In his 2020 book, Dariusz Jemielniak noted that as most Google users do not realize that many answers to their questions that appear in the Knowledge Graph come from Wikipedia, this reduces Wikipedia's popularity, and in turn limited the site's ability to raise new funds and attract new volunteers.[18]

Bias[edit | edit source]

The algorithm has been criticized for presenting biased or inaccurate information, usually because of sourcing information from websites with high search engine optimization.

On June 3, 2021, a knowledge box identified Kannada as the ugliest language in India, prompting outrage from the Kannada-language community; the state of Karnataka, where most Kannada speakers live, also threatened to sue Google for damaging the public image of the langauge. Google promptly changed the featured snippet for the search query and issued a formal apology.[19][20]

It has been noted that while there is a Knowledge Graph for most major historical or pseudo-historical religious figures such as Moses, Muhammad and Gautama Buddha, there is none for Jesus, the central figure of Christianity.[21][22] Knowledge Graphs are present for secondary Christian figures such as Mary, Joseph and Saint Peter.

See also[edit | edit source]

References[edit | edit source]

  1. 1.0 1.1 1.2 1.3 Singhal, Amit (May 16, 2012). "Introducing the Knowledge Graph: Things, Not Strings". Google Official Blog. Retrieved September 6, 2014.
  2. "Your business information in the Knowledge Panel". Google My Business Help. Google Inc. Retrieved December 10, 2017.
  3. Newton, Casey (December 4, 2012). "Google's Knowledge Graph tripled in size in seven months". CNET. CBS Interactive. Retrieved December 10, 2017.
  4. Vincent, James (October 4, 2016). "Apple boasts about sales; Google boasts about how good its AI is". The Verge. Vox Media. Retrieved December 10, 2017.
  5. "A reintroduction to our Knowledge Graph and knowledge panels". Google. May 20, 2020. Retrieved May 26, 2020.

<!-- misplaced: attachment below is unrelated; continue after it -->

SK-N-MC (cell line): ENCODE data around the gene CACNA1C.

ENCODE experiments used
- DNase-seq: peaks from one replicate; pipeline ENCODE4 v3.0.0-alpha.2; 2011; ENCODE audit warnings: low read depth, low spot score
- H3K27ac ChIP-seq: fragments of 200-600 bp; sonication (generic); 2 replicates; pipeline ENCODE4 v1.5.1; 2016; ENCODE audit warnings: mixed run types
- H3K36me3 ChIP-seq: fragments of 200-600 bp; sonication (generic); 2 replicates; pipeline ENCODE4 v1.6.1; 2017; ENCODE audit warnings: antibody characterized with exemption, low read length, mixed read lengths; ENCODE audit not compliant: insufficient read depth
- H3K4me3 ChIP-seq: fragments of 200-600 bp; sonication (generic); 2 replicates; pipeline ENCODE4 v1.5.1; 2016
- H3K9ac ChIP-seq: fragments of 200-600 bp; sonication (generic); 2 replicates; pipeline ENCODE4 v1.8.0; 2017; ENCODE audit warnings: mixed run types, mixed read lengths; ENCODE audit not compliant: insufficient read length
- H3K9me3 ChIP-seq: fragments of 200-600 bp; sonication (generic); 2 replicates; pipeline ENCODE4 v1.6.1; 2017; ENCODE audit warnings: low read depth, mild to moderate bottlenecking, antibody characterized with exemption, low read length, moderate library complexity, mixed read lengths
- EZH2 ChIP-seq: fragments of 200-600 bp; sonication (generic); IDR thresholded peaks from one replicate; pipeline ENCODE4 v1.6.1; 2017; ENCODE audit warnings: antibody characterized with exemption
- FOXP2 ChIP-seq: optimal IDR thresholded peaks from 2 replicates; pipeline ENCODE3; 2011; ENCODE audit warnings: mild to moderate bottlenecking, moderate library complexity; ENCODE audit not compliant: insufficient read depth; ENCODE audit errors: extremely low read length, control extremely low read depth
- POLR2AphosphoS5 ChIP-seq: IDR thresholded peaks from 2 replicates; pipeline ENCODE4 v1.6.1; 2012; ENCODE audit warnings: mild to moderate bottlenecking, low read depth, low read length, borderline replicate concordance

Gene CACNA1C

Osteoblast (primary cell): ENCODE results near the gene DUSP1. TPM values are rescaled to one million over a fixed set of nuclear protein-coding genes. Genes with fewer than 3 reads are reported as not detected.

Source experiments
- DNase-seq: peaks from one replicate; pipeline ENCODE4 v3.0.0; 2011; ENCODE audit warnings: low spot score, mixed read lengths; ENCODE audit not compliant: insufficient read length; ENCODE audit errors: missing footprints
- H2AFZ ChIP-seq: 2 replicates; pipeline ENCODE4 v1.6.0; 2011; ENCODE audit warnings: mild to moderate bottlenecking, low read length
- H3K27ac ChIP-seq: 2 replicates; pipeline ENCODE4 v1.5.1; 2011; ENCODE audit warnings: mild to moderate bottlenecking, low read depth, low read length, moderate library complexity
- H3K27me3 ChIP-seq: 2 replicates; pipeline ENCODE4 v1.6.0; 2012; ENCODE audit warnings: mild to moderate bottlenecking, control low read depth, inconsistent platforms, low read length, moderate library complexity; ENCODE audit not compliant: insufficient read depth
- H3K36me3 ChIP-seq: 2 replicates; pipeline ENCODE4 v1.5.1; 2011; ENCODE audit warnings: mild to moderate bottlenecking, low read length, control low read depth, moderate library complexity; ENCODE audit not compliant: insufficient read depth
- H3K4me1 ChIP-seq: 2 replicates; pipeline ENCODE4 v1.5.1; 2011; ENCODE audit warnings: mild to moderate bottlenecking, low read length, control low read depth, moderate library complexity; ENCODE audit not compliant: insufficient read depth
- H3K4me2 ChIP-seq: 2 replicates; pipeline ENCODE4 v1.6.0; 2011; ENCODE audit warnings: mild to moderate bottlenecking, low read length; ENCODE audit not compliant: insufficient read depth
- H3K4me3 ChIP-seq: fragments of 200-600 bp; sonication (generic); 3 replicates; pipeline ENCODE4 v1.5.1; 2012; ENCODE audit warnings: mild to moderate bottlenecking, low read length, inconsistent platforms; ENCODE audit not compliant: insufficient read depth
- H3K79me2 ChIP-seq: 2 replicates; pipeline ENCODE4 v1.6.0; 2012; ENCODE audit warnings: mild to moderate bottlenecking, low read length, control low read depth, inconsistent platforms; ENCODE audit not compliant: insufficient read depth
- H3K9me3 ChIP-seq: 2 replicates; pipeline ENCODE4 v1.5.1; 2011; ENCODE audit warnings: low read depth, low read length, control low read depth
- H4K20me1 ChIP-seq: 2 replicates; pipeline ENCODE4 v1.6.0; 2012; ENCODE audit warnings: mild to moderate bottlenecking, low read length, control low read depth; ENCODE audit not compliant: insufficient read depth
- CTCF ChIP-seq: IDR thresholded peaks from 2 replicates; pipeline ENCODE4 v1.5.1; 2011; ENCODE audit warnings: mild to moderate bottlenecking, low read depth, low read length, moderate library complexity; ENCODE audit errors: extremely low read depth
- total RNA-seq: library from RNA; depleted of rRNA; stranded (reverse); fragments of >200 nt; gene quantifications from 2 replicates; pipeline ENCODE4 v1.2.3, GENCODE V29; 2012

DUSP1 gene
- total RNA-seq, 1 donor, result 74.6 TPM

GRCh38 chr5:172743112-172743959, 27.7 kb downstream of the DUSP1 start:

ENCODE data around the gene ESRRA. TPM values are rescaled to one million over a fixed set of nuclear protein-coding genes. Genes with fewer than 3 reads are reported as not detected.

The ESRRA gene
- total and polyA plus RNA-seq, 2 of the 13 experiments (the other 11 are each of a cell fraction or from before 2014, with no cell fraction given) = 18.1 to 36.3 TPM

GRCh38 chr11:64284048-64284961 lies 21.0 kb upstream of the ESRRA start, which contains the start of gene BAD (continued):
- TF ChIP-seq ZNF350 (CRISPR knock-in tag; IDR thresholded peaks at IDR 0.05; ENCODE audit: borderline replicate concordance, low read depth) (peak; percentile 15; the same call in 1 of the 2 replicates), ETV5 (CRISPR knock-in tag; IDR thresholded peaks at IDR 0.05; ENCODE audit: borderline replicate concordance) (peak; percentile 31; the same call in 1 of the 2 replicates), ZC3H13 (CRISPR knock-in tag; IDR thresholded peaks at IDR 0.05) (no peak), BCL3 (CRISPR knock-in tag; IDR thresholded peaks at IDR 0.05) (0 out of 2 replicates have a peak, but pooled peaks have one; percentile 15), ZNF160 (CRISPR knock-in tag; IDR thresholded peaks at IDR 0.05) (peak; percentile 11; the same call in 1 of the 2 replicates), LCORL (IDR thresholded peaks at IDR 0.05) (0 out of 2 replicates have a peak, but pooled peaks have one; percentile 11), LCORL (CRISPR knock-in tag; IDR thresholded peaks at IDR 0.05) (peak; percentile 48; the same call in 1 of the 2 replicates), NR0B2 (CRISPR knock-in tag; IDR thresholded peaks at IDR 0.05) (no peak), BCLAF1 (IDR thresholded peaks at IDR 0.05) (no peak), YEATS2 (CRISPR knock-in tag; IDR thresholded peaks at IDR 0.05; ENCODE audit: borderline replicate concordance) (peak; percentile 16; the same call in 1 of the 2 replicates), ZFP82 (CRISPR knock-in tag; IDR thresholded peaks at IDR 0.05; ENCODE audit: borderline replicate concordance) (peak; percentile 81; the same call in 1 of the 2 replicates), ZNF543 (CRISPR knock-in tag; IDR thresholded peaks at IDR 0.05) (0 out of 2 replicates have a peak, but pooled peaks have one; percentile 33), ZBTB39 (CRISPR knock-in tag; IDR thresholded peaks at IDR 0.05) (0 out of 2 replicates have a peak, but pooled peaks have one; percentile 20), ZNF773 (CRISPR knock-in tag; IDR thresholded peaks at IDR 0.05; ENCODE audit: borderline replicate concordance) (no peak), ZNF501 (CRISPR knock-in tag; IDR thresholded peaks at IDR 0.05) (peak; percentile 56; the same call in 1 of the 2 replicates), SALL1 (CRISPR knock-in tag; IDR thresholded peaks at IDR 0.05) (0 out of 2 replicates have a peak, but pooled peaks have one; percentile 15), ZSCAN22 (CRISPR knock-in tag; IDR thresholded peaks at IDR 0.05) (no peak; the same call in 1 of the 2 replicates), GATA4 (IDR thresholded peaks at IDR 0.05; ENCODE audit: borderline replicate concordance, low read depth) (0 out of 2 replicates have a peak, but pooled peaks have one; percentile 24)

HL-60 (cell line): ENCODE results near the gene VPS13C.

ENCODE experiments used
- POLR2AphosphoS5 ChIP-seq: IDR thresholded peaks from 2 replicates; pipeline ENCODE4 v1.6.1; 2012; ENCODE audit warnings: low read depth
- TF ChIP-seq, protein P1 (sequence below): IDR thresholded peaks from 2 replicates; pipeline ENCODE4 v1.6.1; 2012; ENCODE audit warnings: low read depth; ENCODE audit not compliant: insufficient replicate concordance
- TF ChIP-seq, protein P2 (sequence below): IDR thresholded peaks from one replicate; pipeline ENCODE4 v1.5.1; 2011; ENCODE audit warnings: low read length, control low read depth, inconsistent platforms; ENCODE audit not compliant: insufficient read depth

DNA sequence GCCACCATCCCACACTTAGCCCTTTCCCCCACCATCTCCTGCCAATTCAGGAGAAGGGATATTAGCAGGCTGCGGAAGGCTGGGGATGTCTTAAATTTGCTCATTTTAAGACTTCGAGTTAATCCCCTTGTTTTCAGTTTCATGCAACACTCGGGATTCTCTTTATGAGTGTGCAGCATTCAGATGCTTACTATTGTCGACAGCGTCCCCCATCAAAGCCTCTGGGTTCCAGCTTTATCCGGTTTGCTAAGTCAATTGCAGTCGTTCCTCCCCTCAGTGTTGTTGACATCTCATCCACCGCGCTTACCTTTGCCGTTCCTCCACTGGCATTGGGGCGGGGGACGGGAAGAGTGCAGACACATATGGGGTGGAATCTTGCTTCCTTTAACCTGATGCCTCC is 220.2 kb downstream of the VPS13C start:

6. Ehrlinger, Lisa; Wöß, Wolfram (2016). "Towards a Definition of Knowledge Graphs" (PDF).
  7. Lynley, Matthew (May 18, 2016). "Google unveils Google Assistant, a virtual assistant that's a big upgrade to Google Now". TechCrunch. Oath Inc. Retrieved December 10, 2017.
  8. Kovach, Steve (October 4, 2016). "Google is going to win the next major battle in computing". Business Insider. Axel Springer SE. Retrieved December 10, 2017.
  9. Bohn, Dieter (May 18, 2016). "Google Home: a speaker to finally take on the Amazon Echo". The Verge. Vox Media. Retrieved December 10, 2017.
  10. 10.0 10.1 10.2 Dewey, Caitlin (May 11, 2016). "You Probably Haven't Even Noticed Google's Sketchy Quest to Control the World's Knowledge". Washington Post. Archived from the original on June 3, 2016. Retrieved May 25, 2022.
  11. "About knowledge panels - Knowledge Panel Help". Retrieved March 15, 2021.
  12. Newton, Casey (December 14, 2012). "How Google is taking the Knowledge Graph global". CNET. CBS Interactive. Retrieved December 10, 2017.
  13. "Making it easier to Search in Bengali". Official Google India Blog. Retrieved January 26, 2018.
  14. Hodson, Hal (August 20, 2014). "Google's fact-checking bots build vast knowledge bank". New Scientist. Retrieved December 10, 2017.
  15. 15.0 15.1 Sterling, Greg (August 25, 2014). "Google "Knowledge Vault" To Power Future Of Search". Search Engine Land. Retrieved December 10, 2017.
  16. Orlowski, Andrew (January 13, 2014). "Google stabs Wikipedia in the front". The Register. Retrieved December 10, 2017.
  17. Kloc, Joe (January 8, 2014). "Is Google accidentally killing Wikipedia?". The Daily Dot. Retrieved December 10, 2017.
  18. Jemielniak, Dariusz; Przegalinska, Aleksandra (February 18, 2020). Collaborative Society. MIT Press. ISBN 978-0-262-35645-9.
  19. "Why Google showed Kannada as 'ugliest language of India': Explained". Hindustan Times. June 4, 2021.
  20. Ives, Mike; Mozur, Paul (June 4, 2021). "India's 'Ugliest' Language? Google Had an Answer (and Drew a Backlash)". The New York Times.
  21. Schwartz, Barry (July 8, 2014). "Why Does Google Exclude Jesus Christ From The Knowledge Graph". Search Engine Roundtable. Retrieved May 29, 2016.
  22. Wolford, Josh (July 8, 2014). "Google Has a Jesus-Shaped Hole in Its Graph". WebProNews. Retrieved May 29, 2016.